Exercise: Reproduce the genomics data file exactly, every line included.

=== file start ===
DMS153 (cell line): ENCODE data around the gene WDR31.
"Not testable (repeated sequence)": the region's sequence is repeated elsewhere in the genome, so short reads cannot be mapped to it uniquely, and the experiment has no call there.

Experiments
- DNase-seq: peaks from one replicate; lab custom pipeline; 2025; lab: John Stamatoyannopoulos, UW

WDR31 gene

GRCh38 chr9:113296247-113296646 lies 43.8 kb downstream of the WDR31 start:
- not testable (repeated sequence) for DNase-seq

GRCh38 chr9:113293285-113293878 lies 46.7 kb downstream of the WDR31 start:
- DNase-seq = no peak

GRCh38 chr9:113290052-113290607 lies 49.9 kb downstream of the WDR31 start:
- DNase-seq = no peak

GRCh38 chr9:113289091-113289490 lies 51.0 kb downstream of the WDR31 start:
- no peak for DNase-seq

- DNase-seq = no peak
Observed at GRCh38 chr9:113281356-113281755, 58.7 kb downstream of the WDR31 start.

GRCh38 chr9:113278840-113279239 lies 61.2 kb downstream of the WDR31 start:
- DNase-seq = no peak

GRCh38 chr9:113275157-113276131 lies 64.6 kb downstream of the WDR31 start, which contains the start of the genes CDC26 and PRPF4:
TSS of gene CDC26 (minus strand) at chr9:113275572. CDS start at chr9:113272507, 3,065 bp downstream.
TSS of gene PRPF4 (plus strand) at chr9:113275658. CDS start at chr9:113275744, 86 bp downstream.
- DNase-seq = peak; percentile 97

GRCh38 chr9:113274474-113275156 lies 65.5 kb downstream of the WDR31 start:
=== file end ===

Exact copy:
DMS153 (cell line): ENCODE data around the gene WDR31.
"Not testable (repeated sequence)": the region's sequence is repeated elsewhere in the genome, so short reads cannot be mapped to it uniquely, and the experiment has no call there.

Experiments
- DNase-seq: peaks from one replicate; lab custom pipeline; 2025; lab: John Stamatoyannopoulos, UW

WDR31 gene

GRCh38 chr9:113296247-113296646 lies 43.8 kb downstream of the WDR31 start:
- not testable (repeated sequence) for DNase-seq

GRCh38 chr9:113293285-113293878 lies 46.7 kb downstream of the WDR31 start:
- DNase-seq = no peak

GRCh38 chr9:113290052-113290607 lies 49.9 kb downstream of the WDR31 start:
- DNase-seq = no peak

GRCh38 chr9:113289091-113289490 lies 51.0 kb downstream of the WDR31 start:
- no peak for DNase-seq

- DNase-seq = no peak
Observed at GRCh38 chr9:113281356-113281755, 58.7 kb downstream of the WDR31 start.

GRCh38 chr9:113278840-113279239 lies 61.2 kb downstream of the WDR31 start:
- DNase-seq = no peak

GRCh38 chr9:113275157-113276131 lies 64.6 kb downstream of the WDR31 start, which contains the start of the genes CDC26 and PRPF4:
TSS of gene CDC26 (minus strand) at chr9:113275572. CDS start at chr9:113272507, 3,065 bp downstream.
TSS of gene PRPF4 (plus strand) at chr9:113275658. CDS start at chr9:113275744, 86 bp downstream.
- DNase-seq = peak; percentile 97

GRCh38 chr9:113274474-113275156 lies 65.5 kb downstream of the WDR31 start: